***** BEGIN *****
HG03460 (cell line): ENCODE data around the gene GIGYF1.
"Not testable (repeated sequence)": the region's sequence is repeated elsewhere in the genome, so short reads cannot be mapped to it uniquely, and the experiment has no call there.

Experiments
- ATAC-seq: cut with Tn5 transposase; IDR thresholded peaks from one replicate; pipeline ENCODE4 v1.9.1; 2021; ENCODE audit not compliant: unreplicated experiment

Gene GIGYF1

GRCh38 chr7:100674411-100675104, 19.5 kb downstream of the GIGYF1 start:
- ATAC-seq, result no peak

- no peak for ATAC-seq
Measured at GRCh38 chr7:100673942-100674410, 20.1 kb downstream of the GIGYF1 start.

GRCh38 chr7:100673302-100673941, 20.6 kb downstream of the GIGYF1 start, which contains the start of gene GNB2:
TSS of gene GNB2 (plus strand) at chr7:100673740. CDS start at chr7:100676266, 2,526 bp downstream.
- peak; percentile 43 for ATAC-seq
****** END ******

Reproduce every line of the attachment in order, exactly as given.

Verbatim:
HG03460 (cell line): ENCODE data around the gene GIGYF1.
"Not testable (repeated sequence)": the region's sequence is repeated elsewhere in the genome, so short reads cannot be mapped to it uniquely, and the experiment has no call there.

Experiments
- ATAC-seq: cut with Tn5 transposase; IDR thresholded peaks from one replicate; pipeline ENCODE4 v1.9.1; 2021; ENCODE audit not compliant: unreplicated experiment

Gene GIGYF1

GRCh38 chr7:100674411-100675104, 19.5 kb downstream of the GIGYF1 start:
- ATAC-seq, result no peak

- no peak for ATAC-seq
Measured at GRCh38 chr7:100673942-100674410, 20.1 kb downstream of the GIGYF1 start.

GRCh38 chr7:100673302-100673941, 20.6 kb downstream of the GIGYF1 start, which contains the start of gene GNB2:
TSS of gene GNB2 (plus strand) at chr7:100673740. CDS start at chr7:100676266, 2,526 bp downstream.
- peak; percentile 43 for ATAC-seq